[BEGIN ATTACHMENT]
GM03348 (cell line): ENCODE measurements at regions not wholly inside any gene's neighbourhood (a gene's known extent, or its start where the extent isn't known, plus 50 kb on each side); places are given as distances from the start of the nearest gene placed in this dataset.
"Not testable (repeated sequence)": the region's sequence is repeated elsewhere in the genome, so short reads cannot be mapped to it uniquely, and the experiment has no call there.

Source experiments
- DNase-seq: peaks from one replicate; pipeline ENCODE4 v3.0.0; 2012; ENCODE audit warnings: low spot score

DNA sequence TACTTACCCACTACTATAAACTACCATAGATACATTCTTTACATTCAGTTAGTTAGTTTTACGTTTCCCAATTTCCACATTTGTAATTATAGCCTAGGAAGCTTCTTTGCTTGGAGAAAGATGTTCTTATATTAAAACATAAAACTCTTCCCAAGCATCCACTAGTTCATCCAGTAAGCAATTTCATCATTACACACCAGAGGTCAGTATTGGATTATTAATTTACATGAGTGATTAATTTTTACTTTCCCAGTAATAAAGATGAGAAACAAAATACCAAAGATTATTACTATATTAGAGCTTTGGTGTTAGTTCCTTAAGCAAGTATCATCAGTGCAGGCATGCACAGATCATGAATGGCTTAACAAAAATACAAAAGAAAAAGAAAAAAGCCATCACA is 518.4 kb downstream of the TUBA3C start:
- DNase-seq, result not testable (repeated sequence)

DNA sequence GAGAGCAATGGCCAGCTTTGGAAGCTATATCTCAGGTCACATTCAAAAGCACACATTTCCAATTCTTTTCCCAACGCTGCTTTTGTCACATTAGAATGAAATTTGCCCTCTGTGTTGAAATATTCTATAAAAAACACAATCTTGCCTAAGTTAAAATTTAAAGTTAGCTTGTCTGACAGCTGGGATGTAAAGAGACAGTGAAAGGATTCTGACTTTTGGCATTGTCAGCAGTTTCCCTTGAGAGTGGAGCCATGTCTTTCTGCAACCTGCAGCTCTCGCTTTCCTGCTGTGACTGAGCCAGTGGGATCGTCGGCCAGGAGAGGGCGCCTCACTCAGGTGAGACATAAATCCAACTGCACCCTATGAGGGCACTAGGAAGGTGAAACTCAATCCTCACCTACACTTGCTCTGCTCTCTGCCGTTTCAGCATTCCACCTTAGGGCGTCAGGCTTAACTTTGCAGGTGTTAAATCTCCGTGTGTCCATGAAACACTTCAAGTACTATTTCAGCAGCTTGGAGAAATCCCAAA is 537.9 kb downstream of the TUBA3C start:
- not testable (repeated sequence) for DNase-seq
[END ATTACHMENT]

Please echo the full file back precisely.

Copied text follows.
GM03348 (cell line): ENCODE measurements at regions not wholly inside any gene's neighbourhood (a gene's known extent, or its start where the extent isn't known, plus 50 kb on each side); places are given as distances from the start of the nearest gene placed in this dataset.
"Not testable (repeated sequence)": the region's sequence is repeated elsewhere in the genome, so short reads cannot be mapped to it uniquely, and the experiment has no call there.

Source experiments
- DNase-seq: peaks from one replicate; pipeline ENCODE4 v3.0.0; 2012; ENCODE audit warnings: low spot score

DNA sequence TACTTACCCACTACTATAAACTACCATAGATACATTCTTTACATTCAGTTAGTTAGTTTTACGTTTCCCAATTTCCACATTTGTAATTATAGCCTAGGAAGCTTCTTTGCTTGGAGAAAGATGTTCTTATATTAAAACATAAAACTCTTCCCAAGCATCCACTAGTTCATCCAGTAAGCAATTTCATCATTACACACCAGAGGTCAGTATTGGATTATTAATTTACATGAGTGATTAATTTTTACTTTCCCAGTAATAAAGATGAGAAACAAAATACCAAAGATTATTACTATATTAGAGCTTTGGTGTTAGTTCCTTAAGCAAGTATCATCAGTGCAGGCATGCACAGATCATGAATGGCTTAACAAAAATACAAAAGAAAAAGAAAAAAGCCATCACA is 518.4 kb downstream of the TUBA3C start:
- DNase-seq, result not testable (repeated sequence)

DNA sequence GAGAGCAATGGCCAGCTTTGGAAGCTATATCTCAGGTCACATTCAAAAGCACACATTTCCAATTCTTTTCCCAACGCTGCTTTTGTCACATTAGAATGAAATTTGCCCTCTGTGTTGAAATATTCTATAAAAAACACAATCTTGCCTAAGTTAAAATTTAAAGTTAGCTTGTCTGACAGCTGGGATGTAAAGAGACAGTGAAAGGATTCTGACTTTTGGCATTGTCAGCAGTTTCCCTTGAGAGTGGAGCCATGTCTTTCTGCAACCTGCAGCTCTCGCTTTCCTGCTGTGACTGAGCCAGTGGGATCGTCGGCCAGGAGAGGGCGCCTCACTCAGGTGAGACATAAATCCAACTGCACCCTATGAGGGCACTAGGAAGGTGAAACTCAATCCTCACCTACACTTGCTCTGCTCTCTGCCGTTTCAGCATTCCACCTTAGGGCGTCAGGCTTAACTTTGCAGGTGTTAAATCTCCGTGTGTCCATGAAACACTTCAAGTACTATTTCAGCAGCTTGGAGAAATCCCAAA is 537.9 kb downstream of the TUBA3C start:
- not testable (repeated sequence) for DNase-seq